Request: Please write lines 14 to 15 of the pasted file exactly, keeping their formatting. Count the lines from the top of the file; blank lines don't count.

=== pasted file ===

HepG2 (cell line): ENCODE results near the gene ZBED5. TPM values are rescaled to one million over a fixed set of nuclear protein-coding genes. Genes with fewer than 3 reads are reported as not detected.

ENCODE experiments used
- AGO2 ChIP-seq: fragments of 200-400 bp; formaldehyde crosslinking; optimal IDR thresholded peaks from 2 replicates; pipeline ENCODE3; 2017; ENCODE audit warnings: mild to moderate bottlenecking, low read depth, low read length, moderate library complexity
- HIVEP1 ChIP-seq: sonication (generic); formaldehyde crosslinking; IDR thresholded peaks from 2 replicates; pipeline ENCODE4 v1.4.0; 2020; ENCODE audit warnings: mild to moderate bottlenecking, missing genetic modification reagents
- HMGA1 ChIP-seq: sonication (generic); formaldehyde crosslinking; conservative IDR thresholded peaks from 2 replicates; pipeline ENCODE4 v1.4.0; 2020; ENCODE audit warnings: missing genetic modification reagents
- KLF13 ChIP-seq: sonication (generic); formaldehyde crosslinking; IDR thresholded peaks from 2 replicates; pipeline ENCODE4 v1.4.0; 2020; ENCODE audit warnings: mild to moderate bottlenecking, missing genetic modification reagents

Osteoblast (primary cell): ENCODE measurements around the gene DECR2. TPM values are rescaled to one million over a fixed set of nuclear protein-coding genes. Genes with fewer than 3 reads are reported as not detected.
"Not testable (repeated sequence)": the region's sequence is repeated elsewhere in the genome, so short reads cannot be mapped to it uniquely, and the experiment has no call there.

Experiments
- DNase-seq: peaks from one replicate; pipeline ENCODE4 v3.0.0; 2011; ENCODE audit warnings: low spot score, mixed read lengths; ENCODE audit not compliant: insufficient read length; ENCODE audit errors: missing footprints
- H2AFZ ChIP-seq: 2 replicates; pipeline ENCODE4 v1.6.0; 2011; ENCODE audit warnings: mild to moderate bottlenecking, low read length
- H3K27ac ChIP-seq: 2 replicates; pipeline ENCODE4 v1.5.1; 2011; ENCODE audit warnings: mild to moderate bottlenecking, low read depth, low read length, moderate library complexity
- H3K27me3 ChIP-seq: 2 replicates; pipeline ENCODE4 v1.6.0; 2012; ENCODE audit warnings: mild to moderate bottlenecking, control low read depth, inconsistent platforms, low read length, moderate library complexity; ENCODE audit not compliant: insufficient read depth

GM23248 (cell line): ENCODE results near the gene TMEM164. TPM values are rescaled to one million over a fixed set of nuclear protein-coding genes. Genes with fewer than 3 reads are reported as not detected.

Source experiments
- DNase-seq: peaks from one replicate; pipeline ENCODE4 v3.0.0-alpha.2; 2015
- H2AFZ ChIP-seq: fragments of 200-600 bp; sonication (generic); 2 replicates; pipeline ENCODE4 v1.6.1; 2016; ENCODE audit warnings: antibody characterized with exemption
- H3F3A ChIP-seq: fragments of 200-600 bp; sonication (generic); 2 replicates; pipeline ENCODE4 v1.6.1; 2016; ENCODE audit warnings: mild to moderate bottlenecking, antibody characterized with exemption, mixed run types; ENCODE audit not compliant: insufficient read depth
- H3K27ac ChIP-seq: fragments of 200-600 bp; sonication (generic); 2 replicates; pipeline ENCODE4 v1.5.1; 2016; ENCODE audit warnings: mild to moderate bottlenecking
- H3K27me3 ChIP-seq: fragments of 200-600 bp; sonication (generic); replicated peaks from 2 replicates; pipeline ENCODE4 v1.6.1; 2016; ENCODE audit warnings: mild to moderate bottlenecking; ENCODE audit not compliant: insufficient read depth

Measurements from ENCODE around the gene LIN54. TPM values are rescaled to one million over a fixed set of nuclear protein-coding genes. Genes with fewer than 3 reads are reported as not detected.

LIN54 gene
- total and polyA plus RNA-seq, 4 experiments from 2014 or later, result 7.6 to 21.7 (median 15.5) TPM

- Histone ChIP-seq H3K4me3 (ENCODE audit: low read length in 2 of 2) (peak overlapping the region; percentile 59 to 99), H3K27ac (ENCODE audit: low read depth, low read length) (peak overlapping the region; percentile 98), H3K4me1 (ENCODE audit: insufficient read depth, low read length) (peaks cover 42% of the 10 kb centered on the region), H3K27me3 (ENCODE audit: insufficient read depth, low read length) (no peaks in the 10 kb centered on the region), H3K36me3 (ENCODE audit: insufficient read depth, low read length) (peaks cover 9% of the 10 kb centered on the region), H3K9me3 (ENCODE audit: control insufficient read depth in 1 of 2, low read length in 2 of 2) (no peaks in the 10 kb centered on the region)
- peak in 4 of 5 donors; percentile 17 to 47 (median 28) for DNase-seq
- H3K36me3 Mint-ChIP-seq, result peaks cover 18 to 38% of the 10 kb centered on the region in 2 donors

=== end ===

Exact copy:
GM23248 (cell line): ENCODE results near the gene TMEM164. TPM values are rescaled to one million over a fixed set of nuclear protein-coding genes. Genes with fewer than 3 reads are reported as not detected.

Source experiments